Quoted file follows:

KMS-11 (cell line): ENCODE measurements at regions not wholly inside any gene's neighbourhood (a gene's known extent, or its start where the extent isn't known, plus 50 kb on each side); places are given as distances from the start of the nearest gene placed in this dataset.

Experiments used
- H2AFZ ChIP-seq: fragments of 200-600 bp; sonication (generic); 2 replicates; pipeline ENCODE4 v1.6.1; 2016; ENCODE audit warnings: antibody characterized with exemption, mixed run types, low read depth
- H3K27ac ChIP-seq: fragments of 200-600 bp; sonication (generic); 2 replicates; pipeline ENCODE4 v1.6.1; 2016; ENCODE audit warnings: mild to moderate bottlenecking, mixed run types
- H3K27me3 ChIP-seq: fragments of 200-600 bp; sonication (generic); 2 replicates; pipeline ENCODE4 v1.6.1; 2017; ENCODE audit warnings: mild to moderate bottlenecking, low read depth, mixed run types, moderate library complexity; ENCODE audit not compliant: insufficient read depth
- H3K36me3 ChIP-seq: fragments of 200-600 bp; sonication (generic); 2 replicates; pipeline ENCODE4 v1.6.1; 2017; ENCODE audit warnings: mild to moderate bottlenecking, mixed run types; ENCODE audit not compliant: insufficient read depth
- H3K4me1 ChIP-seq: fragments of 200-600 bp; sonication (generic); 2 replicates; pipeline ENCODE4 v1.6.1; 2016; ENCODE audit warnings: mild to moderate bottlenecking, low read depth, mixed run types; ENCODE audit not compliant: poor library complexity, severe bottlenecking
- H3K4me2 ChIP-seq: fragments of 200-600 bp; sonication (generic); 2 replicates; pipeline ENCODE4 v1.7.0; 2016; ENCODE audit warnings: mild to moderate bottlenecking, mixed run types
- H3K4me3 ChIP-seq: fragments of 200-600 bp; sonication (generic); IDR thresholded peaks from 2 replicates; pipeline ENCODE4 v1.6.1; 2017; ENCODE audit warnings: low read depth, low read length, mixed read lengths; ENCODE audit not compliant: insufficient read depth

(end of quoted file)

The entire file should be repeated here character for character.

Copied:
KMS-11 (cell line): ENCODE measurements at regions not wholly inside any gene's neighbourhood (a gene's known extent, or its start where the extent isn't known, plus 50 kb on each side); places are given as distances from the start of the nearest gene placed in this dataset.

Experiments used
- H2AFZ ChIP-seq: fragments of 200-600 bp; sonication (generic); 2 replicates; pipeline ENCODE4 v1.6.1; 2016; ENCODE audit warnings: antibody characterized with exemption, mixed run types, low read depth
- H3K27ac ChIP-seq: fragments of 200-600 bp; sonication (generic); 2 replicates; pipeline ENCODE4 v1.6.1; 2016; ENCODE audit warnings: mild to moderate bottlenecking, mixed run types
- H3K27me3 ChIP-seq: fragments of 200-600 bp; sonication (generic); 2 replicates; pipeline ENCODE4 v1.6.1; 2017; ENCODE audit warnings: mild to moderate bottlenecking, low read depth, mixed run types, moderate library complexity; ENCODE audit not compliant: insufficient read depth
- H3K36me3 ChIP-seq: fragments of 200-600 bp; sonication (generic); 2 replicates; pipeline ENCODE4 v1.6.1; 2017; ENCODE audit warnings: mild to moderate bottlenecking, mixed run types; ENCODE audit not compliant: insufficient read depth
- H3K4me1 ChIP-seq: fragments of 200-600 bp; sonication (generic); 2 replicates; pipeline ENCODE4 v1.6.1; 2016; ENCODE audit warnings: mild to moderate bottlenecking, low read depth, mixed run types; ENCODE audit not compliant: poor library complexity, severe bottlenecking
- H3K4me2 ChIP-seq: fragments of 200-600 bp; sonication (generic); 2 replicates; pipeline ENCODE4 v1.7.0; 2016; ENCODE audit warnings: mild to moderate bottlenecking, mixed run types
- H3K4me3 ChIP-seq: fragments of 200-600 bp; sonication (generic); IDR thresholded peaks from 2 replicates; pipeline ENCODE4 v1.6.1; 2017; ENCODE audit warnings: low read depth, low read length, mixed read lengths; ENCODE audit not compliant: insufficient read depth